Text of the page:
Review of Coros Vertix: It Is For All Mountaineers?

Published on October 13, 2019

Coros is considered to mix low price with broad trainings apps for the triathlete with its Pace and Apex smartwatches. The third watch of the company, Vertix, tries a similar feat in the category of adventure watch. Vertix takes on the Garmin Fenix and Suunto 9 series with its outdoor-centered model and a price tag of $600.

Burly & Big

When designing the Vertix, Coros didn’t withhold. The watch materials are first class. The glass display is scratchproof with a 48 mm titanium case. Over a month, I wore the Vertix non-stop, and the display or the box has zero scratches. The watch still looks brand new, except dirt and grime.

With its heavy weight at 76 gr, Vertix is lighter than most fitness watches, but it offers stainless steel casing than competing adventure watches. I thought it would be a gloomy, but the Vertix, even on my small wrists, is surprisingly comfortable to wear. The 22-mm band is soft, flexible and adaptable from small wrists to the bigger wrists. The case fitted my wrist smoothly.

The Vertix has two buttons on the right side of the watch and a central, digital crown button. The watch buttons are flat, however, when you wear it on the the left hand, the digital crown twigs a little. The display can be rotated to left, but the labels are then reversed on top of the case.

Either outdoor or indoor, the 1.2 “240x 240 display in the sun was simple to read. Even when I was out of an exposed ridge in full sun, I never had problems seeing my walking figures on the screen. But Coros intelligently hides the black space with signs representing a clock dial around the display. I wish the display was a little bigger.

The interface department was closed by Coros. The view uses two buttons–the first to rear-light and the second to reverse. To enter the shortcuts menu, hold down the back button. There is a digital crown button in the centre, which is available to scroll through the menu system to select the items on the display.

The interface department was nailed by Coros. The watch uses two keys–one to backlight and the other to back / lap button. The watch has two keys. To access the shortcuts you can hold the back button. In the middle, you can scroll through the menu and click on a digital crown button for the items on the screen.

The crown hangs out somewhat, but with a glove it’s easy to use. Just like Apex, the Vertix menus are so easy that the menu system does not need a handbook.

Keeping to the fundamentals

Below the robust exterior of Coros Vertix is a fitness-tracking watch. There are all standard metrics: pace, cadence, monitoring of the heart rate, distance and elevation. Measured in line with the Garmin Fenix 6S Pro, the measurement of these measurements is correct. Through the data screens during the workout, you can view these measurements. These data screens can be adapted to the mobile app just like most high-end watches. I knew the degree and how rapidly (or slowly) I could go up or down when using this feature.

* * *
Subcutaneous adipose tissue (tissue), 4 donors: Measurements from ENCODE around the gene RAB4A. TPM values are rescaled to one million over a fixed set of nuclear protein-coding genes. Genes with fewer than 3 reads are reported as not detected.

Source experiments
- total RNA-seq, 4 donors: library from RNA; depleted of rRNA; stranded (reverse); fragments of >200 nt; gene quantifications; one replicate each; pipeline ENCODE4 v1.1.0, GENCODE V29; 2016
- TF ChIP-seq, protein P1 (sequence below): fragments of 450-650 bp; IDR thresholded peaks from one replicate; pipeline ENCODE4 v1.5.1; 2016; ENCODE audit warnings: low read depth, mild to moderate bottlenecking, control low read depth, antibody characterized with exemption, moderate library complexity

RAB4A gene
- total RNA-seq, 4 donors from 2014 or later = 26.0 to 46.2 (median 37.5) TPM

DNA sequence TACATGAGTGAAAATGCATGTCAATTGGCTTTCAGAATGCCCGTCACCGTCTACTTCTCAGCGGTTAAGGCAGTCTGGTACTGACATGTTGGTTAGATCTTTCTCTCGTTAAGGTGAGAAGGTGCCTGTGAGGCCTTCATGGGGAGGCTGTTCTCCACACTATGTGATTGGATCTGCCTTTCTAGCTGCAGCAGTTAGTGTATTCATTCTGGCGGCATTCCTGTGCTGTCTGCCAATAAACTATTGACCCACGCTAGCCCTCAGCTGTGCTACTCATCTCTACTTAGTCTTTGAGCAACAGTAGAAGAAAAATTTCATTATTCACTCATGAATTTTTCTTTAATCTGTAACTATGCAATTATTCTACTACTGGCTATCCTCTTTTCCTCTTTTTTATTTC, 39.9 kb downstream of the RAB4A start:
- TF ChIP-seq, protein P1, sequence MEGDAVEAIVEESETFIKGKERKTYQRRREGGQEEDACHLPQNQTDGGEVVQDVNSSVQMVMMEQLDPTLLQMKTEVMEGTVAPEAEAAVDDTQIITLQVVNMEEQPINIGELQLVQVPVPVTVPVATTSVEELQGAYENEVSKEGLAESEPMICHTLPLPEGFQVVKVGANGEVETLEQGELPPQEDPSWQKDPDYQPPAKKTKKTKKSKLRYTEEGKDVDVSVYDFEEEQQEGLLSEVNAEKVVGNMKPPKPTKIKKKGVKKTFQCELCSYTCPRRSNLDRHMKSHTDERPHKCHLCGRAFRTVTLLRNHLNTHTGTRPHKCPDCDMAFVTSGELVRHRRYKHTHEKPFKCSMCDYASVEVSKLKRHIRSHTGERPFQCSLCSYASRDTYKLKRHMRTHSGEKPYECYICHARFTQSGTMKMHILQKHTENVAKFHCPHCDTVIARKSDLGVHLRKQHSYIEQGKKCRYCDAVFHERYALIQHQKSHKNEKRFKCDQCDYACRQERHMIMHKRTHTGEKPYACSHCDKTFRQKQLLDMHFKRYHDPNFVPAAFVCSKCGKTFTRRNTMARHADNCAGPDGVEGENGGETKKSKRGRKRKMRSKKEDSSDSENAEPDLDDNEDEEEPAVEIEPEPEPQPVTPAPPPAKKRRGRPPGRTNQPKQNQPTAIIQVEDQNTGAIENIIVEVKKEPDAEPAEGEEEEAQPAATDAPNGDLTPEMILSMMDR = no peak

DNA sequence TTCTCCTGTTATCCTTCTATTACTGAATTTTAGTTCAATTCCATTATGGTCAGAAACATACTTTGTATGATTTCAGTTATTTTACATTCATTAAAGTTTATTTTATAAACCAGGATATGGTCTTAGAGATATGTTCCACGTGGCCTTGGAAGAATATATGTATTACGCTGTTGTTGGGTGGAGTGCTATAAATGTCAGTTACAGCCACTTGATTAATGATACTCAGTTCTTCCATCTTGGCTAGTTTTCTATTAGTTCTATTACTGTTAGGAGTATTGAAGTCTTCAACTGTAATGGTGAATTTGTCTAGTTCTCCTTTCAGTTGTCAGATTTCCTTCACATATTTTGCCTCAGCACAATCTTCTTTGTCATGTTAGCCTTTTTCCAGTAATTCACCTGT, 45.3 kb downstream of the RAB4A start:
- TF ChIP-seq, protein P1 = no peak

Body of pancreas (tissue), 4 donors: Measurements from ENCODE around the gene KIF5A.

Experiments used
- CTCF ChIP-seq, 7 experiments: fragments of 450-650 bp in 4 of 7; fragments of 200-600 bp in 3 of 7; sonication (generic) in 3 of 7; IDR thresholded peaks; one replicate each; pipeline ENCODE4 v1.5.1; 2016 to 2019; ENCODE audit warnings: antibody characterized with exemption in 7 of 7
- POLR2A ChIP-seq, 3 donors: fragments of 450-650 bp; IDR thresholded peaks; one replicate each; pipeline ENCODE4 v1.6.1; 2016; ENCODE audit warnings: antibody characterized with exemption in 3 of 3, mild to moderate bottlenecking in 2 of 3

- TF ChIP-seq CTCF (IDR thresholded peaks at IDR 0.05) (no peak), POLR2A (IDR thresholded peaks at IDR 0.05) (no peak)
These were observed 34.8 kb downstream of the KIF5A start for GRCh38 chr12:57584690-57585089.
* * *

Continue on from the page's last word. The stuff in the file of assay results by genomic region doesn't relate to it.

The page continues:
Coros uses the training data to determine the effect of training, which measures how your fitness is improved. I found Vertix’s workout effort continually underestimated. Recently my Garmin 6S Pro logged me as being too much as I pushed myself, while the Vertix rated it as unproductive. On a recent rise in Mount Katahdin in Maine, I observed a similar effect.

Every exercise is broken down and measured in colorful, readable charts. It shows only one training at a time and does not, unfortunately, allow you to see trends. You cannot return for a week or a month to see how you have changed pace or heart rate. They also do not recognize a run at the same place, so you can’t keep track of your performance over time. Other brands such as Garmin offer trend analysis unlike Coros.

The vertex comes with Pulse Oximeter up to 2500 m since it aims to target mountainous and the outdoor living communities. The vertex alerts you every time when you run out of Oxygen. These alerts are hourly based so you can keep tracing Oxygen level when hiking.

A barometer, temperature gage, and altimeter are available in order to monitor elevation and outside conditions. When I climbed Mount Washington, I took advantage of them. The Vertix is waterproof to 150 meters, so don’t worry if it is wet.

Read More: Review Fenix 6S Pro: Small-Size But Valuable


Coros Vertix delivers GPS as the key to an adventure watch. Satellites–both GPS and GLONASS-are connected quickly. The tracking was mostly accurate, but it would go down on occasions. In contrast to Suunto and Garmin, Vertix sometimes drops the GPS and loses some of my track.

Battery Life

The Coros watch lineup is characterized by battery life. But the company has perfected it, I don’t know how Coros is running battery life. I tested the lifetime of the Vertix battery and found best beyond any other fitness watch. The Vertix can be used in GPS and UltraTrax for up to 45 days, 60 hours and 150 hours respectively.

I was wearing it for 12 hours, and had a remaining 75% battery. It’s really incredible.

Final Verdict

The Coros Vertix is much to love. It has an excellent durability and an unrivaled battery life. It covers all basic fitness measurements, but in comparison with its rivals it falls short in the feature department. The Vertix can hardly be justified by expending $600 if you can spend a little longer on a music, maps, mobile payments and more in an entry-level Garmin Fenix 6 Pro.

Is there a better choice?

In terms of battery life, the Coros Vertix delivers best while it lacks in lifestyle and fitness features. The Garmin Fenix 6 Pro should be considered for those seeking the most features in $600 price.

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Review of Coros Vertix: It Is For All Mountaineers
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